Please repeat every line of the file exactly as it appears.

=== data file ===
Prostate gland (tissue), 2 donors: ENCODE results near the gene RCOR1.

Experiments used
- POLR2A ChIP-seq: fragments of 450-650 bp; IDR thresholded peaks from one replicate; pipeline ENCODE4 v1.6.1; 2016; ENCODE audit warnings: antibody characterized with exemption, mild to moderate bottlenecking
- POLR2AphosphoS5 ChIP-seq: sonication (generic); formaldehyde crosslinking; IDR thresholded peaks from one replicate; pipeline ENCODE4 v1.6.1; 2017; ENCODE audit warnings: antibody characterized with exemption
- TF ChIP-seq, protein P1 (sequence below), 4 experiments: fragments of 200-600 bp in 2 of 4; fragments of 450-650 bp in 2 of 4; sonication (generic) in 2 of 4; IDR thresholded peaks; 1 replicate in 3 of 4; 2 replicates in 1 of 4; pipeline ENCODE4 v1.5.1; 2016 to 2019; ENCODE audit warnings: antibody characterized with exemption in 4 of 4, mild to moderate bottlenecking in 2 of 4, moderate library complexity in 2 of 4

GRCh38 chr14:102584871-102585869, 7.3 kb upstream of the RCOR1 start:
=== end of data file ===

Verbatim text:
Prostate gland (tissue), 2 donors: ENCODE results near the gene RCOR1.

Experiments used
- POLR2A ChIP-seq: fragments of 450-650 bp; IDR thresholded peaks from one replicate; pipeline ENCODE4 v1.6.1; 2016; ENCODE audit warnings: antibody characterized with exemption, mild to moderate bottlenecking
- POLR2AphosphoS5 ChIP-seq: sonication (generic); formaldehyde crosslinking; IDR thresholded peaks from one replicate; pipeline ENCODE4 v1.6.1; 2017; ENCODE audit warnings: antibody characterized with exemption
- TF ChIP-seq, protein P1 (sequence below), 4 experiments: fragments of 200-600 bp in 2 of 4; fragments of 450-650 bp in 2 of 4; sonication (generic) in 2 of 4; IDR thresholded peaks; 1 replicate in 3 of 4; 2 replicates in 1 of 4; pipeline ENCODE4 v1.5.1; 2016 to 2019; ENCODE audit warnings: antibody characterized with exemption in 4 of 4, mild to moderate bottlenecking in 2 of 4, moderate library complexity in 2 of 4

GRCh38 chr14:102584871-102585869, 7.3 kb upstream of the RCOR1 start: